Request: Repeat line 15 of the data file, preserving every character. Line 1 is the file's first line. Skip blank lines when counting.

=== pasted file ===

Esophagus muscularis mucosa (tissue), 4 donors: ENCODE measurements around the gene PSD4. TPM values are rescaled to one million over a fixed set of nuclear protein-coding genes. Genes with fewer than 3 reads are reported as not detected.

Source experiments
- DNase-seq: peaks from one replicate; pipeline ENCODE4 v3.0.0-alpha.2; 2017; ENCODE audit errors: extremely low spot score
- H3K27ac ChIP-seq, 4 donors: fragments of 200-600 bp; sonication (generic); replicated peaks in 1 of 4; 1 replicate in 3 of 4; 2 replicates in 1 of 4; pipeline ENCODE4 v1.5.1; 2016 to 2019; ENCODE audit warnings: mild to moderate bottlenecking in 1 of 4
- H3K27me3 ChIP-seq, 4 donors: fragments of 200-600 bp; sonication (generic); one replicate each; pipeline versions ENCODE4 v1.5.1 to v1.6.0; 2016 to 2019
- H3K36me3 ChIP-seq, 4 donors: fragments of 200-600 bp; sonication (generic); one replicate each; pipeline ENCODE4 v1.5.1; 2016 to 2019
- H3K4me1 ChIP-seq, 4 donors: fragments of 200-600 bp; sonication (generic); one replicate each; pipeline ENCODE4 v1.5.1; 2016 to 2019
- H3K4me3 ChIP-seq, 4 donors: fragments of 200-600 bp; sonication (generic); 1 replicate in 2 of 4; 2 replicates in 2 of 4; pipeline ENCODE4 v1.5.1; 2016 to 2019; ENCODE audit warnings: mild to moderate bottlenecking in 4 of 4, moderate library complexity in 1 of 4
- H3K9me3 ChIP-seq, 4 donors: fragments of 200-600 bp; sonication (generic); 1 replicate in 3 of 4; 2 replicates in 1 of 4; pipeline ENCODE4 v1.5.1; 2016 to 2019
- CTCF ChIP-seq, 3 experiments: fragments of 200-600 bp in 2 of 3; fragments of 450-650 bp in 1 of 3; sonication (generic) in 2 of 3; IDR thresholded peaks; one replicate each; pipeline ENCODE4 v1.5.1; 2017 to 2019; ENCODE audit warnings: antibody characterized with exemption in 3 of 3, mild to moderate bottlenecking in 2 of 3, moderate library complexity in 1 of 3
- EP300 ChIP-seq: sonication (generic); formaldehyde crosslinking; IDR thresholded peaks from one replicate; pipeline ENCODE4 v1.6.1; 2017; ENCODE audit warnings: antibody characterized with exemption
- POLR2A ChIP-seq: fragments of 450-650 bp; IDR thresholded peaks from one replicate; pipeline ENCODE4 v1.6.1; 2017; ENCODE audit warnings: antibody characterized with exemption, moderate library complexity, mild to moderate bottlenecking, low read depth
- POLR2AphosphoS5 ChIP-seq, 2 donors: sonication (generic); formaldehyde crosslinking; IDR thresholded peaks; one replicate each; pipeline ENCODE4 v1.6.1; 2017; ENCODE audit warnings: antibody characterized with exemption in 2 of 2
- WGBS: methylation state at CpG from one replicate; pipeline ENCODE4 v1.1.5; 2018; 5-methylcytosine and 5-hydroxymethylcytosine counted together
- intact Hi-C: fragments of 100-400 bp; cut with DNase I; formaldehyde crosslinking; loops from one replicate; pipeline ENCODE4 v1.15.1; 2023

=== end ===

- intact Hi-C: fragments of 100-400 bp; cut with DNase I; formaldehyde crosslinking; loops from one replicate; pipeline ENCODE4 v1.15.1; 2023